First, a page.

Saturday, 2 August 2014

Gilenya may affect astrocyte function

Colombo E, Dario MD, Capitolo E, Chaabane L, Newcombe J, Martino G, Farina C. Fingolimod may support neuroprotection via blockade of astrocyte nitric oxide. Ann Neurol. 2014 Jul . doi: 10.1002/ana.24217.

Objective: Although astrocytes participate in glial scar formation and tissue repair, dysregulation of the NFκB pathway and of nitric oxide (NO) production in these glia cells contributes to neuroinflammation and neurodegeneration. Here we investigated the role of the crosstalk between sphingosine-1-phosphate (S1P) and cytokine signaling cascades in astrocyte activation and inflammation-mediated neurodegeneration, and addressed the effects of fingolimod on astrocyte-neuron interaction and NO synthesis in vivo. 

Methods: Immunohistochemistry, immunofluorescence and confocal microscopy were used to detect S1P receptors, IL1R, IL17RA and nitrosative stress in multiple sclerosis (MS) plaques, experimental autoimmune encephalomyelitis (EAE) spinal cord and the spinal cord of fingolimod-treated EAE mice. An in vitro model was established to study the effects of S1P, IL1 and IL17 stimulation on NFkB translocation and NO production in astrocytes, on spinal neuron survival, and astrocyte-neuron interaction. Further, fingolimod efficacy in blocking astrocyte-mediated neurodegeneration was evaluated.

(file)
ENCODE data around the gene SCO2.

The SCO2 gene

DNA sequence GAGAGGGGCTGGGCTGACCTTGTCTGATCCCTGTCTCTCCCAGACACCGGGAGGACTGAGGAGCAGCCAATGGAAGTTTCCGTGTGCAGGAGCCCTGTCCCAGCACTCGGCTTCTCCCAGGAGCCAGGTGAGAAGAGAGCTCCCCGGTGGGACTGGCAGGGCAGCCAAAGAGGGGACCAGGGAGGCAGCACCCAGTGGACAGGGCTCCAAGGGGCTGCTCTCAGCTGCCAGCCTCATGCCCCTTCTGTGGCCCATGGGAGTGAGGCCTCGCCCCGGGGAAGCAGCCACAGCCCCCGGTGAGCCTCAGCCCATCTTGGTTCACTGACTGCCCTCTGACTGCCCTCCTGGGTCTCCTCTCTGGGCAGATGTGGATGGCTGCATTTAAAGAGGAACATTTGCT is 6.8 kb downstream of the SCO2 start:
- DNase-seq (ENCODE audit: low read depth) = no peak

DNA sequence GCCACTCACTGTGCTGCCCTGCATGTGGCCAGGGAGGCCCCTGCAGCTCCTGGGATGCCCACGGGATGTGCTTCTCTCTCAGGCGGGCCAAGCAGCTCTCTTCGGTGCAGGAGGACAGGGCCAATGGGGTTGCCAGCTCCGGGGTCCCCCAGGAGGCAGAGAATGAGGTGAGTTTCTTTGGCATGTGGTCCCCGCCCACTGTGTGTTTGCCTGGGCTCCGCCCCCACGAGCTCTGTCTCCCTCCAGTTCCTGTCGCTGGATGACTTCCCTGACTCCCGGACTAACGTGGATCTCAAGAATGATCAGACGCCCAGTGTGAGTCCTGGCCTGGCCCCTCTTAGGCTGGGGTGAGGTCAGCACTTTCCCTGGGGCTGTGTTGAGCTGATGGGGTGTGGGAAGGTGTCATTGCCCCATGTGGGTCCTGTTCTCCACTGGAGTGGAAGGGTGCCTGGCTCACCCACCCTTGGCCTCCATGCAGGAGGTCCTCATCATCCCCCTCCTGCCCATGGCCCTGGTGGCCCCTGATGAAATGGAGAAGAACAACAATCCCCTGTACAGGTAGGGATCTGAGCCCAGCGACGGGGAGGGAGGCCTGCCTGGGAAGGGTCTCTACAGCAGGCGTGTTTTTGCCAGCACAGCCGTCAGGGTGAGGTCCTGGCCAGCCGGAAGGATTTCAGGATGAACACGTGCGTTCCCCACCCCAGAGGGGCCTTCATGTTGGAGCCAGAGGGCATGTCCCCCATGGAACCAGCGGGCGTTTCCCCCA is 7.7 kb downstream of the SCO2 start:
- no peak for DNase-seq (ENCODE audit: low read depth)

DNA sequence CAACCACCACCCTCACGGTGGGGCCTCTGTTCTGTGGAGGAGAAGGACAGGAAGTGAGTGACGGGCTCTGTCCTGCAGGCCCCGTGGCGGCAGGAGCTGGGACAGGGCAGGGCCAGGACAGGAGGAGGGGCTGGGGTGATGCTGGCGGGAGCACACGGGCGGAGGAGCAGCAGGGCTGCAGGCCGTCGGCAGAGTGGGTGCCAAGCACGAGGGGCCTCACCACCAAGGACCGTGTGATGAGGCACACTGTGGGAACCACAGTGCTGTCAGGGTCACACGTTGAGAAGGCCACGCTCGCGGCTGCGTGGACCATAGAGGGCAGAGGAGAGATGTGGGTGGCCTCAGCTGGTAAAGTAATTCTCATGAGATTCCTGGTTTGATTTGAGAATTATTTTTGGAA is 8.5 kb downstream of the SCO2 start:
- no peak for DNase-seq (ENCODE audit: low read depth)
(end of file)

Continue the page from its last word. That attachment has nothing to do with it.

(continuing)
Results: We found coordinated upregulations of IL1R, IL17RA, S1P1 and S1P3 together with nitrosative markers in astrocytes within MS and EAE lesions. In vitro studies revealed that S1P, IL17 and IL1 induced NFκB translocation and NO production in astrocytes, and astrocyte conditioned media triggered neuronal death. Importantly, fingolimod blocked the two activation events evoked in astrocytes by either S1P or inflammatory cytokines resulting in inhibition of astrocyte-mediated neurodegeneration. Finally, therapeutic administration of fingolimod to EAE mice hampered astrocyte activation and NO production. 
Interpretation: A neuroprotective effect of fingolimod in vivo may result from its inhibitory action on key astrocyte activation steps.
Astrocytes are a very ignored player in the potential to damage or maintain the CNS environment. In this study there is a suggestion that gilenya may block astrocyte activation to block their neurodegenerative potential. This study shows that it blocks cytokines. The dice is now cast and we should know very soon if gilenya blocks progressive MS, if it does then this may be a mechanism but if it does then this is just hypothectical.

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